The Cure for a B.S. Answer is the Power of a Motion for Summary Judgment

“All litigants have the right to defend themselves,” I tell my clients when I’ve received a B.S. Answer to a Complaint I’ve filed. As you know, I usually represent banks and other creditors, and, frankly, there are not many defenses to the lawsuits I generally file.

I generally have to prove: (1) the Defendant signed the Note; (2) the Plaintiff loaned money; (3) the Defendant didn’t pay the money back; and (4) how much wasn’t paid back.

Sometimes, the defendant calls and simply concedes judgment and, instead, focuses on the real issue at stake (setting a reasonable and “livable” repayment schedule). One of the results of a generally improving economy, however, is that a defendant may not have enough money to repay the debt, but they’ve got enough money to put up a little bit of fight.

In most cases, this involves “delay” tactics. In the Answer, the defendant will raise no real factual or legal defense, but they’ll deny everything, demanding that the plaintiff “prove” the facts.

That’s when I file a Motion for Summary Judgment under Tennessee Rule of Civil Procedure 56, which is a Motion that tells the Court that: (1) the material facts are not disputed (or cannot be disputed); and (2) on those undisputed facts, the plaintiff is entitled to judgment as a matter of law.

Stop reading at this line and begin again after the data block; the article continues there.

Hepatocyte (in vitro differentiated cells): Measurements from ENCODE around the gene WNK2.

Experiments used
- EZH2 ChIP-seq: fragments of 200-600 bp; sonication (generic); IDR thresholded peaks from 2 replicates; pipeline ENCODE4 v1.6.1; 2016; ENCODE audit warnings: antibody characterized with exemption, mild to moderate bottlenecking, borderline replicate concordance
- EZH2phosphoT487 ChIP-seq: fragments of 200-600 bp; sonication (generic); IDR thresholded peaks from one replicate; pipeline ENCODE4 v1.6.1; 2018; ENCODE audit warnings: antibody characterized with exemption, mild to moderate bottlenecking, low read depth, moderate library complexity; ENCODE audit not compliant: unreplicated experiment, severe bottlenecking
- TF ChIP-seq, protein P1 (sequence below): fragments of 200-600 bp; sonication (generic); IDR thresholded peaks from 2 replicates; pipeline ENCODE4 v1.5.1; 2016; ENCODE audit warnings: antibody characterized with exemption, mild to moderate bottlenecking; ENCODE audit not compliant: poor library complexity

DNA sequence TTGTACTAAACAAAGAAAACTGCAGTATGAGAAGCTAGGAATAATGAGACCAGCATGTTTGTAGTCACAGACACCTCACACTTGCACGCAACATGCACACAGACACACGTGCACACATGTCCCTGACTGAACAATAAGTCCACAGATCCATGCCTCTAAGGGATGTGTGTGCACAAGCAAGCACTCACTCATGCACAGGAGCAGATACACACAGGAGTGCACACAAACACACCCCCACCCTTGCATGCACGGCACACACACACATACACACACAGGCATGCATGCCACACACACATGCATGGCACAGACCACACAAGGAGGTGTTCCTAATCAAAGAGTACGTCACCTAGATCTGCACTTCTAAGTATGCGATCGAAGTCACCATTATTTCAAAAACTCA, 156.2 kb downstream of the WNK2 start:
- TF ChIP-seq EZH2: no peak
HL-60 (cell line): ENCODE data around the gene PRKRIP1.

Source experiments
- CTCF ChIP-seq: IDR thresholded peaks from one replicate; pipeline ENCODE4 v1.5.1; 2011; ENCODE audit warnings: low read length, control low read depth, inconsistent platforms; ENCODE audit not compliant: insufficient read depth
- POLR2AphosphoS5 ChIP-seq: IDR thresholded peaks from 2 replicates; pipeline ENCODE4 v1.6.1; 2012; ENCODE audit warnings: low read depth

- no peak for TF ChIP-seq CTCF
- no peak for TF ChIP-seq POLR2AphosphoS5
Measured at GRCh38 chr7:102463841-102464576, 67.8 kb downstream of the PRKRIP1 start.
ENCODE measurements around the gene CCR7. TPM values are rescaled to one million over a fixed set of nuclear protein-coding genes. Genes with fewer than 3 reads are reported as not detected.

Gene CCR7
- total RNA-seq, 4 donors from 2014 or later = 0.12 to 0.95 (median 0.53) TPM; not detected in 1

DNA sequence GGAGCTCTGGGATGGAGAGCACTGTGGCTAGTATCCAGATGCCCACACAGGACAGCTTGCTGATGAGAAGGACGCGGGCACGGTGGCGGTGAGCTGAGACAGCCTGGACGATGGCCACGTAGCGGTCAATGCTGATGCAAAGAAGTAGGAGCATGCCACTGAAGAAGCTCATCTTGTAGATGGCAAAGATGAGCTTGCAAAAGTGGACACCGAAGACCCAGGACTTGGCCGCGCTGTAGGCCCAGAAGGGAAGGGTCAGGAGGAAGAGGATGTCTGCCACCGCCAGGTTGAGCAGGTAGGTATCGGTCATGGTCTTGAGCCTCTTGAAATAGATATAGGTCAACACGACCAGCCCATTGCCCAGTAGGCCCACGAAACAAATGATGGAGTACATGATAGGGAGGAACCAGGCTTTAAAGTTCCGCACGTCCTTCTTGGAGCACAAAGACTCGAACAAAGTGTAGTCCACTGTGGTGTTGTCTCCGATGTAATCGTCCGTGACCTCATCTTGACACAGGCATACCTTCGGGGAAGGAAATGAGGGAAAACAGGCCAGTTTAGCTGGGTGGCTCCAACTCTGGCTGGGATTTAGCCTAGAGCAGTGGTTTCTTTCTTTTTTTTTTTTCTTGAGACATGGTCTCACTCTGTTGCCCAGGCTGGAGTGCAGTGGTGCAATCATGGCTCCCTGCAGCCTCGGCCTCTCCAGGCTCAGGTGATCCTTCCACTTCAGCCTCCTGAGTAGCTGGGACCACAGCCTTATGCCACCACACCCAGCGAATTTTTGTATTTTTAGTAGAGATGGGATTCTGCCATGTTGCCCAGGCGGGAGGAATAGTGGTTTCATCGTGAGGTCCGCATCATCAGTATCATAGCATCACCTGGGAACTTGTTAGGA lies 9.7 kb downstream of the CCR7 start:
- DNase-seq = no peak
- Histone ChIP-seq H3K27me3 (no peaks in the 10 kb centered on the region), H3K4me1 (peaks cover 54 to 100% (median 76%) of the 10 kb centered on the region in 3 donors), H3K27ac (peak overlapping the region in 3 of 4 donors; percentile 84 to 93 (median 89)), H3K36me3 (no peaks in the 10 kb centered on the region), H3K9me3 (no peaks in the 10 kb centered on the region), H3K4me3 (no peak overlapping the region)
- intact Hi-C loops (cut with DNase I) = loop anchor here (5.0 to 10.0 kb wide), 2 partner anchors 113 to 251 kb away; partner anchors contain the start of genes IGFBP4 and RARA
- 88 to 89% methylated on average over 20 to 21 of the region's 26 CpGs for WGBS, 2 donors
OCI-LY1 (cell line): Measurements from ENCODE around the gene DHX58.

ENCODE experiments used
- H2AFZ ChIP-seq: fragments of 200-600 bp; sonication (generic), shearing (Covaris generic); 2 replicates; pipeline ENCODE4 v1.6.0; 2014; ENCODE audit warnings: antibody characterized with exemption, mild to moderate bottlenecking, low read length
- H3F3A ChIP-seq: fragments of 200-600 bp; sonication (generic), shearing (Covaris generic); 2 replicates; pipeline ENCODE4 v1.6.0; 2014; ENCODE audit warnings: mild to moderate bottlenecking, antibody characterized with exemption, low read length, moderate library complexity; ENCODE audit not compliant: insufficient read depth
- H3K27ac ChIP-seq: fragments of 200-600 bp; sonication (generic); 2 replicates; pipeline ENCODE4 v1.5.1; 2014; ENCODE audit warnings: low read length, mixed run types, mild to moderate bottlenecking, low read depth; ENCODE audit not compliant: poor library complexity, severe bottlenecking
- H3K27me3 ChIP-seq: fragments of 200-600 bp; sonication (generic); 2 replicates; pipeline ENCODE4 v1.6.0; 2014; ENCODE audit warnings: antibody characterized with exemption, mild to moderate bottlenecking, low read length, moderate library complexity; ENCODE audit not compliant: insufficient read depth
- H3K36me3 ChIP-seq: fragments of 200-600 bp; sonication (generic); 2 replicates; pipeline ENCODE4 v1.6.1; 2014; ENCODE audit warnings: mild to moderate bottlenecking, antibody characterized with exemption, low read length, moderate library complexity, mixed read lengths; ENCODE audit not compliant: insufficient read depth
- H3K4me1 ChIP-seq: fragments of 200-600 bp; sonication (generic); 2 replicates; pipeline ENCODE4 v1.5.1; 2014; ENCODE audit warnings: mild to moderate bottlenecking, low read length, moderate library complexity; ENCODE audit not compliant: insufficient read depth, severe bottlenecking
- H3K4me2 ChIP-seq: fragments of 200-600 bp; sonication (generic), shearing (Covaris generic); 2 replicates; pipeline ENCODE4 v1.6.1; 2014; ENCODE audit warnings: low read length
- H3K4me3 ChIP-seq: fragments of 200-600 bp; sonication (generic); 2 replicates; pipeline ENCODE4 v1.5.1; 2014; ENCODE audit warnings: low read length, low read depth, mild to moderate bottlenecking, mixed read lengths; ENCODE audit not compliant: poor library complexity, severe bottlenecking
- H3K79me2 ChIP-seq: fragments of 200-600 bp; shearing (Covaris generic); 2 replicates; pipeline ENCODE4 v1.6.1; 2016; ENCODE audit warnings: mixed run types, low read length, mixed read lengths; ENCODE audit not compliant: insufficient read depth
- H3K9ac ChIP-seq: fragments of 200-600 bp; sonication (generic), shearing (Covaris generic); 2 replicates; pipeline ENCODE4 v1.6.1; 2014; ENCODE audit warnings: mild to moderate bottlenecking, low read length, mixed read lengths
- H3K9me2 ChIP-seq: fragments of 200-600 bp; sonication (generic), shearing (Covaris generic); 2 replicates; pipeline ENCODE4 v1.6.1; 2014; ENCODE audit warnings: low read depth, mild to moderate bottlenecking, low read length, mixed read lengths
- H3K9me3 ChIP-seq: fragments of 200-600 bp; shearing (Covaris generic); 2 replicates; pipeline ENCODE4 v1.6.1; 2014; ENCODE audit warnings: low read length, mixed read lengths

In response, a defendant’s broad denial of all facts will not win. Instead, Rule 56.03 says that a defendant must “demonstrate” that an important fact is disputed. If a fact is disputed, the defendant must support the denial with a specific citation to an affidavit or a deposition.   A general denial isn’t enough.

This focus on the need to “demonstrate” that relevant facts are disputed was discussed recently in Discover Bank Issuer of Discover Card v. Layton Howell, III,  No. M2013-00485-COA-R3-CV  (Tenn. Crt. Apps. Nov. 8, 2013).

Keep this case in your tool-box for the next time that a defendant tries to delay the inevitable without concrete facts.

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